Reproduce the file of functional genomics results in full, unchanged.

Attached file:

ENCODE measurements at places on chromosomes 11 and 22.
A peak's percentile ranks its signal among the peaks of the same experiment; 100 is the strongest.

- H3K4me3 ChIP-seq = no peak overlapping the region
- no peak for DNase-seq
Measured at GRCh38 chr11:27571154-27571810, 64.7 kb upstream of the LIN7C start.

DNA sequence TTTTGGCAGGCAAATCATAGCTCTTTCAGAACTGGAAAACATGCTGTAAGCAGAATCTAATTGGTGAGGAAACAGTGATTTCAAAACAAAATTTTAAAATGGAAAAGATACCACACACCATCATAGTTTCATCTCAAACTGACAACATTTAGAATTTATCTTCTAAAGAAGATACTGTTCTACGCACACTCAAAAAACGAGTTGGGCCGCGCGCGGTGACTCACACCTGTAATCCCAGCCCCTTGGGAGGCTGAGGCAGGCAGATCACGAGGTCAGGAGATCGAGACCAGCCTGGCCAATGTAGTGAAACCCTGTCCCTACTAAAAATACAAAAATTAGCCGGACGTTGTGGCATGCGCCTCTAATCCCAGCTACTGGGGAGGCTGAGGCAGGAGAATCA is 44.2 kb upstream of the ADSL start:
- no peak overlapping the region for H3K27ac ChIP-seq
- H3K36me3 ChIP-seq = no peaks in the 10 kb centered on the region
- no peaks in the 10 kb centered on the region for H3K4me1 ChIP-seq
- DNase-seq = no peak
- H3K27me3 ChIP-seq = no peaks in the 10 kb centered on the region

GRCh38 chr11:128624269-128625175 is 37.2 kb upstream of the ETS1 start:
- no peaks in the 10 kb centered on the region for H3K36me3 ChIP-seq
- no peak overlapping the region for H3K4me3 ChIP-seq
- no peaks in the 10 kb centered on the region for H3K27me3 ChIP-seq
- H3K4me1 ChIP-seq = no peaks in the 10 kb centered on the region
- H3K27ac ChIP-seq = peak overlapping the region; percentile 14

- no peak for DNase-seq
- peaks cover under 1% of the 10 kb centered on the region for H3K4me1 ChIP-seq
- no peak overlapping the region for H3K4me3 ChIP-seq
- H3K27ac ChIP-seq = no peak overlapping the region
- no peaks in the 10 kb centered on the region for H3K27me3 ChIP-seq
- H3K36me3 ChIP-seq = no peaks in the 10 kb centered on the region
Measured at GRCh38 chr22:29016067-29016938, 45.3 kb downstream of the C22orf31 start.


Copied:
ENCODE measurements at places on chromosomes 11 and 22.
A peak's percentile ranks its signal among the peaks of the same experiment; 100 is the strongest.

- H3K4me3 ChIP-seq = no peak overlapping the region
- no peak for DNase-seq
Measured at GRCh38 chr11:27571154-27571810, 64.7 kb upstream of the LIN7C start.

DNA sequence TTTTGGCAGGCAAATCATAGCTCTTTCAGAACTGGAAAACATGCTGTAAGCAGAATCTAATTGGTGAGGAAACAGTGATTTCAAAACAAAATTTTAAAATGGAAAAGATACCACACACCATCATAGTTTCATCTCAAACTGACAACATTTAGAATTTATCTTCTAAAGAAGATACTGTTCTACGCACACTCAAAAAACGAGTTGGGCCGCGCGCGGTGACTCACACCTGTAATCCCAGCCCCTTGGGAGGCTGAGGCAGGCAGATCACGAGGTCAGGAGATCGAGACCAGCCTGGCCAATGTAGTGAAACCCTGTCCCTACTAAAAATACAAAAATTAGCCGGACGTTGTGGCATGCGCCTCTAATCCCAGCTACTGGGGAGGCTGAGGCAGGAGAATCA is 44.2 kb upstream of the ADSL start:
- no peak overlapping the region for H3K27ac ChIP-seq
- H3K36me3 ChIP-seq = no peaks in the 10 kb centered on the region
- no peaks in the 10 kb centered on the region for H3K4me1 ChIP-seq
- DNase-seq = no peak
- H3K27me3 ChIP-seq = no peaks in the 10 kb centered on the region

GRCh38 chr11:128624269-128625175 is 37.2 kb upstream of the ETS1 start:
- no peaks in the 10 kb centered on the region for H3K36me3 ChIP-seq
- no peak overlapping the region for H3K4me3 ChIP-seq
- no peaks in the 10 kb centered on the region for H3K27me3 ChIP-seq
- H3K4me1 ChIP-seq = no peaks in the 10 kb centered on the region
- H3K27ac ChIP-seq = peak overlapping the region; percentile 14

- no peak for DNase-seq
- peaks cover under 1% of the 10 kb centered on the region for H3K4me1 ChIP-seq
- no peak overlapping the region for H3K4me3 ChIP-seq
- H3K27ac ChIP-seq = no peak overlapping the region
- no peaks in the 10 kb centered on the region for H3K27me3 ChIP-seq
- H3K36me3 ChIP-seq = no peaks in the 10 kb centered on the region
Measured at GRCh38 chr22:29016067-29016938, 45.3 kb downstream of the C22orf31 start.